The Capitol is home to two stunning murals, one is a 1914 depiction of California’s past, present and future, the other depicts the origin of the state’s naming.
The Mathews murals are viewable in the Lower Level virtual tour.
In 1913, the California State Legislature appropriated $10,000 to decorate the Capitol rotunda as part of a trend to bring art and history to the building. Arthur F. Mathews, a prominent San Francisco artist, was given the commission to create a series of murals that would depict the historical periods of California. Mathews completed twelve murals in four sets of three (triptychs) in time for the 1915 Panama Pacific International Exposition.
The murals are an excellent example of a regional artistic style known as “California Decorative.” Arthur and his wife, Lucia Kleinhans Mathews, combined a romantic classicism and idealism with a Renaissance color palette and California imagery to create this distinctive style.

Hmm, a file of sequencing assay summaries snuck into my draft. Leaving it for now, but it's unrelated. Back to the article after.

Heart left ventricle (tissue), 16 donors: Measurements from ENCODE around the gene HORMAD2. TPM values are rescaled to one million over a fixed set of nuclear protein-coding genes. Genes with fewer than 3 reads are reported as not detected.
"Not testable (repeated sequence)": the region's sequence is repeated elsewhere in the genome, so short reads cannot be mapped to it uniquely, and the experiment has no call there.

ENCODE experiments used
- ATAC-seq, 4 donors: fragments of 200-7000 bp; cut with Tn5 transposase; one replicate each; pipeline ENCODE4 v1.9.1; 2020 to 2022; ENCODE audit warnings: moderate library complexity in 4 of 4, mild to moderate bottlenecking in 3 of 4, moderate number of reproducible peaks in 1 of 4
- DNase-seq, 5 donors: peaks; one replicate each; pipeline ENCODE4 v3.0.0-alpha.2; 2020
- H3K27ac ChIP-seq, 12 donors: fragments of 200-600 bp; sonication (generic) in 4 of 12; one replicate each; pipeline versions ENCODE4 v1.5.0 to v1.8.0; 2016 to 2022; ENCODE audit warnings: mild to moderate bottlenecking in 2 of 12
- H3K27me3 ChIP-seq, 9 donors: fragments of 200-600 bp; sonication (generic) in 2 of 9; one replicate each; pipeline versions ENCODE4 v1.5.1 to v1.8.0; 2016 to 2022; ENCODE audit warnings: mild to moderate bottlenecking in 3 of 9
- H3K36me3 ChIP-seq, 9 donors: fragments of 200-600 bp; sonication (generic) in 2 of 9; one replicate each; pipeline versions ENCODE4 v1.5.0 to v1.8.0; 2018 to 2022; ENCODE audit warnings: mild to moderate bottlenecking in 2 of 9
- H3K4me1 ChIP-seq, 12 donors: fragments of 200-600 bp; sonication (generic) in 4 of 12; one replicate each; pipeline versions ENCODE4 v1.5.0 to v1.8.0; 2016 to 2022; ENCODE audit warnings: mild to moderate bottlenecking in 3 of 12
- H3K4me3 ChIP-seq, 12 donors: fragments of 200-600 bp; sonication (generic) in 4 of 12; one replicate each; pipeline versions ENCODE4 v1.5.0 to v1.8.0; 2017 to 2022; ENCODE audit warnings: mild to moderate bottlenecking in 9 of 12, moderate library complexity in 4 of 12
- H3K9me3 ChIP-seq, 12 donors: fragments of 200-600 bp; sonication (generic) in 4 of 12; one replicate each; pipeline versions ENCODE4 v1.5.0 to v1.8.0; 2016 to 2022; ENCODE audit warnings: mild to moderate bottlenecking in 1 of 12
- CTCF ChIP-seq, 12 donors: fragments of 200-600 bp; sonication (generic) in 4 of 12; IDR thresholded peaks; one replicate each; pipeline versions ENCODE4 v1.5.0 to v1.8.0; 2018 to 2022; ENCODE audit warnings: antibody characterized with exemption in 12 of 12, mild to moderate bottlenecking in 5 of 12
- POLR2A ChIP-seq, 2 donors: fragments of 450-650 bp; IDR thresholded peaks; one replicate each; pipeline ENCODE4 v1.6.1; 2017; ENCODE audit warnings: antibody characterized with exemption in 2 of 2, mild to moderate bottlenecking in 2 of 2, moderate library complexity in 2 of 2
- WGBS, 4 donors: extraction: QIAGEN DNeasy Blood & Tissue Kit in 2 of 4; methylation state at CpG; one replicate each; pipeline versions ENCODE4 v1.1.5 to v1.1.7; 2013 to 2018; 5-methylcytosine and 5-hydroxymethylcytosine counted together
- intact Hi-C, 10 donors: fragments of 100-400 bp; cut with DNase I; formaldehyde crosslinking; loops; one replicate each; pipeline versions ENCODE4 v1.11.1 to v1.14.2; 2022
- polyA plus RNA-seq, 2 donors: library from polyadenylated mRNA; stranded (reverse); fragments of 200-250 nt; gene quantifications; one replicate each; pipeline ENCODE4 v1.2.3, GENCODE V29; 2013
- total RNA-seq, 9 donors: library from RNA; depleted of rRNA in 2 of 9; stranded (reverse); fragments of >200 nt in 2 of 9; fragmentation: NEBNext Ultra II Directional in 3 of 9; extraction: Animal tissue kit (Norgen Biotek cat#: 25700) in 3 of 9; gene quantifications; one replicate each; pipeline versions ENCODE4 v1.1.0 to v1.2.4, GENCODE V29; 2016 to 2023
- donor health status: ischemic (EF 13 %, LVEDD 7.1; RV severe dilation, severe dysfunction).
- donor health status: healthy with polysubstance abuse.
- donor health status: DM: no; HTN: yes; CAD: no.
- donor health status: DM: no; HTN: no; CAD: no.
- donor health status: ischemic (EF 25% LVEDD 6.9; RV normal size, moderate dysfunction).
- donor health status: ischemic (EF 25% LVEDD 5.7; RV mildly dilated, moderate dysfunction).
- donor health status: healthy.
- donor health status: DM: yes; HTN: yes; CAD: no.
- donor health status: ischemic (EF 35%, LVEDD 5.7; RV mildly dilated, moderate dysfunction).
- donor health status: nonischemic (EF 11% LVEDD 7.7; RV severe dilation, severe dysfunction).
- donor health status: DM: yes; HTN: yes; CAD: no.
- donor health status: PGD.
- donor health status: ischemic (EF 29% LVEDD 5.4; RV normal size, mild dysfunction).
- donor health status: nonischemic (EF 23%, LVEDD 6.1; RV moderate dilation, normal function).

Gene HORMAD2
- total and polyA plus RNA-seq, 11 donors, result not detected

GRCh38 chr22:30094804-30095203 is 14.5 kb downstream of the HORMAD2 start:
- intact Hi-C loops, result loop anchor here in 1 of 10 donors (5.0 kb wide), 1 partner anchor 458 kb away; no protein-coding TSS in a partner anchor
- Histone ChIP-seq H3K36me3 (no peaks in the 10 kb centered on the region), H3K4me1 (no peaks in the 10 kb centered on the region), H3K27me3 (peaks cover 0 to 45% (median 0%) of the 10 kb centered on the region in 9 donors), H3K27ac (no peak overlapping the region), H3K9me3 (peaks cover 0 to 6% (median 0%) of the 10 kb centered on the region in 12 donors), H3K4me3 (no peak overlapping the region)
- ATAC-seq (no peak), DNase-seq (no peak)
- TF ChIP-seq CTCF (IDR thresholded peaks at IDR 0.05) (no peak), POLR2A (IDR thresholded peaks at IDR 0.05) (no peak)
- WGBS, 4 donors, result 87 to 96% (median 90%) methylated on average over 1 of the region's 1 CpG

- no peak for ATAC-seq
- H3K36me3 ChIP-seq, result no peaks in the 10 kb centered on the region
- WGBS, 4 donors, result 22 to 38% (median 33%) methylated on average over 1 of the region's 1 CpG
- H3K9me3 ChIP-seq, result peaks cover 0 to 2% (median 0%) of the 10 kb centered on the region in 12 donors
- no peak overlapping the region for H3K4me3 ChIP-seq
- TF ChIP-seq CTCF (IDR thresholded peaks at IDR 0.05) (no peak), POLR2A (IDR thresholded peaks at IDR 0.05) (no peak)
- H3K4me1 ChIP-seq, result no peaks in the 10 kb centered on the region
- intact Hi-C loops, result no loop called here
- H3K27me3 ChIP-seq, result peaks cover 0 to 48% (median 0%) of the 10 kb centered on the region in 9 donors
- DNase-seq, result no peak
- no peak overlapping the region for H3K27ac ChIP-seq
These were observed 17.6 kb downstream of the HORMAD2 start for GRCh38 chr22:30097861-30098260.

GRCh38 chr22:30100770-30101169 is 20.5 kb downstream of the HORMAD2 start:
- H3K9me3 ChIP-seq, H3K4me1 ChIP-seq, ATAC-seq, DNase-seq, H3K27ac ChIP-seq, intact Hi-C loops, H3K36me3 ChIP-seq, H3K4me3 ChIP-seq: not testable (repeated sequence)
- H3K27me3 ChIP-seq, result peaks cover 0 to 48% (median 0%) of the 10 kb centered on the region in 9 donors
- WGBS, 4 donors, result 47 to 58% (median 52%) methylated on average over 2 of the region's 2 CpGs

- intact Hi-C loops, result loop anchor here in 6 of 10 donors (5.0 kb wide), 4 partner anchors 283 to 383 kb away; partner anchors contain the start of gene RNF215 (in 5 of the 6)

Mathews’ 12 murals were displayed in the first floor rotunda until the beginning of the Capitol’s restoration project in 1976. At that time, the murals were removed and conserved. In 1981, they were installed in the basement rotunda to better preserve the original appearance of the first floor rotunda. This installation safeguarded an historic piece of art for California and its Capitol.
On October 16, 1937, three murals painted by Lucile Lloyd were unveiled at the State Building in Los Angeles. Commissioned specifically for the building through a Great Depression-era program (the WPA), they remained on view for 38 years. The building was torn down for safety reasons in 1975. Fortunately, the murals were saved, and, in 1991, the Senate Rules Committee had them restored and installed in the California Room, now rededicated as the John L. Burton Hearing Room in honor of the former Senate President pro tempore.
In a sweeping panorama, the three panels tell the history of the name of California. The two side panels portray important flags that have flown over the state. The central panel shows the history and development of the state through the Spanish, Mexican, and American eras. Realistic figures trace the state’s history and vivid images illustrate the state’s unique natural beauty and resources.